Monty Python's John Cleese Pursues a Not-So-Silly Walk of Life—Making Business-Training Films
"I can't stand it anymore!" he screams. "I can't take any more decisions!"
"You're not going to jump?" asks the secretary.
"I might," replies the indecisive fellow. "On the other hand..."
The sketch is called Decisions, Decisions (get it?). And, by George, it is that chap Basil Fawlty—or, rather, the British comedian John Cleese, 43. That's the same Cleese who played the celebrated Minister of Silly Walks in Monty Python's Flying Circus. This is not a Python sketch but, of all things, a business-training film. Later on, in fact, after Cleese appears in 16th-century drag as Queen Elizabeth, a managerial homily is woven into the text: "Consult the people who will be affected by your decisions." Amen.
As unlikely as it may seem, Cleese has been perpetrating business-training flicks for a dozen years. His London-based company, Video Arts Ltd., which is just beginning to infiltrate the U.S. market, has been a major success. Beginning in 1971 with an initial capital investment of $10,200 (Cleese put up $3,800), Video Arts has rented or sold its 60-odd, half-hour long, Pythonesque business epics to 20,000 British corporations, and revenues have grown geometrically to $4.2 million for the last fiscal year.
"The idea," says Cleese, "was totally the brainchild of Tony Jay. He's an intellectual who's come into show business via the BBC with a first in classics at Cambridge. We met in 1966 when we were both scriptwriters for David Frost. He admired me because I could make people laugh, and I admired him because he was bright. Anyway, in 1970 he said, 'What about producing training films? I'm sure we can do them better than anyone else.' "
Indeed, the key to a successful training film, says Cleese, who is invariably depicted blundering through one wacky managerial situation after another, is that the gags "have to grow out of the teaching points. It's absolutely no good just writing a straight script and then sticking half a dozen jokes in, because people would just remember the jokes and forget the teaching points." The best films turn the audience into a version of Pavlov's dog. "If the audience is laughing at somebody doing it wrong," Cleese theorizes, "then the next time they start doing it wrong themselves, that starts a little bell ringing in the back of their minds."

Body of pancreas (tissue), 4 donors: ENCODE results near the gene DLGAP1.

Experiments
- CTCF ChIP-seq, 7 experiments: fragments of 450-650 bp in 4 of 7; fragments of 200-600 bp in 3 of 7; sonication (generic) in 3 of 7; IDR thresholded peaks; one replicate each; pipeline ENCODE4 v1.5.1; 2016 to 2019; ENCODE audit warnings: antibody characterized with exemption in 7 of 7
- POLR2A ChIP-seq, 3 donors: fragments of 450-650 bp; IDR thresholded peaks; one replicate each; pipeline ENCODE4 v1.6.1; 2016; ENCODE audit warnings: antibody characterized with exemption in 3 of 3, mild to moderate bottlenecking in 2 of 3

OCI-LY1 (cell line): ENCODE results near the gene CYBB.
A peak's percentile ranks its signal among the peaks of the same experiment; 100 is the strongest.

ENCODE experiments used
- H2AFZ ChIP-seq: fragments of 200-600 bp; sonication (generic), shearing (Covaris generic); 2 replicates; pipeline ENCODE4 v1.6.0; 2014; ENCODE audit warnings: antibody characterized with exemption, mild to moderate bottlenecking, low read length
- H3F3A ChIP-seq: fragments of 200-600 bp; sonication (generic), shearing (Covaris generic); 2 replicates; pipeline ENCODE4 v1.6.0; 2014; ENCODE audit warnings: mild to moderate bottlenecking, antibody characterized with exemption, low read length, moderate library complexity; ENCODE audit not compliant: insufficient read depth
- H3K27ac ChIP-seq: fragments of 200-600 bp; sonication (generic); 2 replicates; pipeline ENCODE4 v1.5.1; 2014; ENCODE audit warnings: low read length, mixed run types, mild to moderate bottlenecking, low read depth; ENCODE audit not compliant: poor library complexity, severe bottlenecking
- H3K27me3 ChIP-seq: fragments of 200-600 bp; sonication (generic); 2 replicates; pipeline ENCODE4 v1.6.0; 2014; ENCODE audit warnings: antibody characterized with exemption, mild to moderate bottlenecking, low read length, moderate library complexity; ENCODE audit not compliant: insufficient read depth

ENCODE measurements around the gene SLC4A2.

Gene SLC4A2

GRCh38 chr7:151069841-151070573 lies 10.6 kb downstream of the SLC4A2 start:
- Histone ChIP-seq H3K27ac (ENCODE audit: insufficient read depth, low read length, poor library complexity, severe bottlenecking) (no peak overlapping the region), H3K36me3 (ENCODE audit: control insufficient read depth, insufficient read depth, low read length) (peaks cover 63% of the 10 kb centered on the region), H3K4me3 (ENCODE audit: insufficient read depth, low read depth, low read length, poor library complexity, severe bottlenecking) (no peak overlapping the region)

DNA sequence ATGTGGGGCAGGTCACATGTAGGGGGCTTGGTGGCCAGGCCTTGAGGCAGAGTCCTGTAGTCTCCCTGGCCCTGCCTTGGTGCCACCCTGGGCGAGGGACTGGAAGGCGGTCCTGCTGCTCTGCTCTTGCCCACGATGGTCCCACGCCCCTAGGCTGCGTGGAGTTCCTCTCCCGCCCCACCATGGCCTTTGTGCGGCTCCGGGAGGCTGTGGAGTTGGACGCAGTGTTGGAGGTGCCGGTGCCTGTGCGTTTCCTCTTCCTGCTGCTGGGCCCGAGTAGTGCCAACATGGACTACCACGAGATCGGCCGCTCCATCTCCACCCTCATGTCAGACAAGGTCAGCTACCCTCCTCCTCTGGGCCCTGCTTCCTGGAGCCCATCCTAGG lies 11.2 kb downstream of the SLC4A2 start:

Some of the routines, however, clearly have a logic and a life of their own, such as the bit from Meetings, Bloody Meetings in which Cleese, an overburdened executive, explains to his wife why he has to bring work home at night: "There's no time to work at work, darling. I have to go to meetings. If it wasn't for the sleep I get at meetings, I wouldn't be able to stay up and work." In any case, there's little doubt that the films are hitting a nerve in the funny bone of the Anglo-American business community. The films have been distributed in the U.S. by Xicom Inc., Tuxedo, N.Y. (since 1977) and by Visucom Productions, Redwood City, Calif. (since 1981) to such corporations as IBM, Gulf Oil and Hilton Hotels.
All of this has won Cleese a reputation for business acumen that he staunchly denies. "I can't even read a balance sheet," he says. He's also been accused by the young and earnest of "selling out," which he cheerfully admits: "The joke is that all the great names in the history of the arts, Shakespeare included, have been obsessed with money."
The Python, Cleese believes, has struck for the last time. He speaks of internal jealousy, of the misery of moviemaking by committee. During the next few years, he expects he will continue to lend his presence to product endorsements the world round ("I've done Norwegian mayonnaise, the Dutch post office, Danish shoes and fish fingers in Australia...") and maybe take a shot at working up "a really entertaining history of England." And, of course, he'll continue to do three or four training films a year.
He will also continue to join in the promotions of Video Arts, which sometimes provide grist for his drollery. Take the promotion eight years ago in Bristol, England. Recalls Cleese, "We'd shown this film, which was all about the kind of guy in a company who sits on information because it gives him power. After the showing, one of the guys in the audience came up to me and said, 'Very good film. Could you send me all the details? But whatever you do, don't send it to my office. Send it to my home address!' "